School children kidnapped from a boarding school in Cameroon's North-West region have met the regional governor after being freed.
The 78 boys and girls and three others were seized early on Sunday in the region's capital, Bamenda.
A driver was also released, but the school's principal and a teacher are still being held.
The government has accused separatists in the English-speaking region of being behind the kidnapping.
The Anglophone separatists have denied they were involved.
The secessionist movement took up arms last year to demand independence for the North-West and South-West regions - the two English-speaking regions in a country where French is the most widely spoken official language.
The kidnapped students, aged between 11-17 years old, were "frightened and traumatised but in good shape", Rev Fonki Samuel, Presbyterian Church Moderator in Cameroon, told the BBC's Focus on Africa programme.
He said that they were being given food and being checked by the doctors before being reunited with their parents.
One of the hostages, 17-year-old Alain, said the kidnappers forced them to run after seizing them. He told Reuters news agency that they were not mistreated and the captors gave them food.
"They gave us kontchap [a mix of corn and beans] to eat... It was not enough but they still gave us some. They also gave us water," he said.
Rev Samuel said the Bamenda's Presbyterian Secondary School - where the students were seized - had been closed.
How were the children freed?
According to the Presbyterian Church of Cameroon, the students were abandoned in one of their buildings in the town of Bafut, about 24km (15 miles) from Bamenda.
"The release was done peacefully... by unidentified gunmen. They [students] were brought into the church premises," Rev Samuel said.
"The first information we got from them [kidnappers] is their call and they were telling us they intended to release the children yesterday [Tuesday] morning... but unfortunately it rained so heavily that could not happen.
"So [on] the evening of yesterday, surprisingly and by God's grace, the children were brought back to us."
Rev Samuel told the BBC that 78 students, not 79 as earlier reported, had been released.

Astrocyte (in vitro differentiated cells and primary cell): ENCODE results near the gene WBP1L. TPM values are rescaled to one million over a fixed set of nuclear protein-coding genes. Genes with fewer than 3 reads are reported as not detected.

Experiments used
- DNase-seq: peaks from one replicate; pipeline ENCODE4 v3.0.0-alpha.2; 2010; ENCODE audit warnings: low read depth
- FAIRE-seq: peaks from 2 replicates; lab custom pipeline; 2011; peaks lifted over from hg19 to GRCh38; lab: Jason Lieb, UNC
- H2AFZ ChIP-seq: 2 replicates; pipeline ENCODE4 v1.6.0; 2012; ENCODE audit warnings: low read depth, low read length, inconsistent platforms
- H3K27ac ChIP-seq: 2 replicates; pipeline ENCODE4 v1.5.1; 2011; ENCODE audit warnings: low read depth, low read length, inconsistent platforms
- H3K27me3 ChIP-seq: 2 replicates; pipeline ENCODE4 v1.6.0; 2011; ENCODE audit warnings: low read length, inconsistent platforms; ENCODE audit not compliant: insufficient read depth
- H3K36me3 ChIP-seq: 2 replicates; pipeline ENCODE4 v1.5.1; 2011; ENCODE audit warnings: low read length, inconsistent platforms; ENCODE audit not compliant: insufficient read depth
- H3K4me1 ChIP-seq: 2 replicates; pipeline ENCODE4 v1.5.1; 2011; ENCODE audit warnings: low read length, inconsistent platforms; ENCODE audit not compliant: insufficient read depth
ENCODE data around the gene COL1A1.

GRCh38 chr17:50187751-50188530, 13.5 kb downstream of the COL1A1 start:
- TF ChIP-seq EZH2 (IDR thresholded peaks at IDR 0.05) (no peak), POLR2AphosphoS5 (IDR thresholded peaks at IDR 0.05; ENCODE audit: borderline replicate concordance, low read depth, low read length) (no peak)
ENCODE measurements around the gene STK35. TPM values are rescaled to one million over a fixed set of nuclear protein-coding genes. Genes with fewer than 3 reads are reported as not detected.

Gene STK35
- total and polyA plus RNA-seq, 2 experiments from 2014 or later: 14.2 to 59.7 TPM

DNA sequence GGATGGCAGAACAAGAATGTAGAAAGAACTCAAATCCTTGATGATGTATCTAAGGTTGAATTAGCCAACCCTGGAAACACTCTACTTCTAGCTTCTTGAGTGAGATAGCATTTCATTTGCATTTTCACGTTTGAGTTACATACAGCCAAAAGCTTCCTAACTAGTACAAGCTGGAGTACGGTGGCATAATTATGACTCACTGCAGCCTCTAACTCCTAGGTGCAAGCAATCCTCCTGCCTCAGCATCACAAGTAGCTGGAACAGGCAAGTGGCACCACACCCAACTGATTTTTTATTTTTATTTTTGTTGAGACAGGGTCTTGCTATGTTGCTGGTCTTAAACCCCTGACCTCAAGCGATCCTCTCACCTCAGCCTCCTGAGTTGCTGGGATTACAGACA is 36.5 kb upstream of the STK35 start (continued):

He also revealed that Sunday's kidnapping was the second such case at the school in less than a week.
In the earlier 31 October incident, 11 boys were taken and then released. It is unclear who the kidnappers were but the church paid a ransom of $4,000 (£3,000) to secure their release, he said.
The army had been deployed to try and find the children taken on Sunday.
Who was behind the kidnap?
Rev Samuel told the BBC he was not concerned about who was behind the kidnapping, only "overwhelmed and happy" that the schoolchildren had been freed.
He said, "armed groups, gangsters and thieves" could be taking advantage of the insecurity in the region to kidnap people, and blame it on the government and separatists.
Cameroon's authorities have blamed the kidnap on Anglophone separatist militias - who have called for schools in English-speaking regions to be closed.
They want to create an independent state called Ambazonia.
There have been a spate of kidnappings in the Anglophone regions at other schools but Sunday's incident involved the largest number abducted at one time, the AP reports.
It said that the separatists had set fire to at least 100 schools and taken them over as training grounds.
On Tuesday, anxious parents gathered at the Presbyterian Secondary School to try to get information about their children.
A video of the hostages released on Monday showed one of the captives saying they had been seized by "Amba Boys" - the widely-used term to describe the separatist rebels.
An Anglophone group, the Ambazonia International Policy Commission (AIPC), has however denied that the separatists were behind the kidnapping, noting that the person recording the video appears to have a poor grasp of Pidgin-English, the language spoken widely in the Anglophone area of the country.
One of the kidnappers was also apparently heard speaking French.
What is happening in English-speaking parts of Cameroon?
English-speakers in Cameroon have long complained that they face discrimination from Cameroon's Francophone majority.
They say that they are excluded from top civil service jobs and that government documents are often only published in French, even though English is also an official language.
Cameroon - still divided along colonial lines
- Colonised by Germany in 1884
- British and French troops force Germans to leave in 1916
- Cameroon is split three years later - 80 percent goes to the French and 20 percent to the British
- French-run Cameroon becomes independent in 1960
- Following a referendum, the (British) Southern Cameroons join Cameroon, while Northern Cameroons join English-speaking Nigeria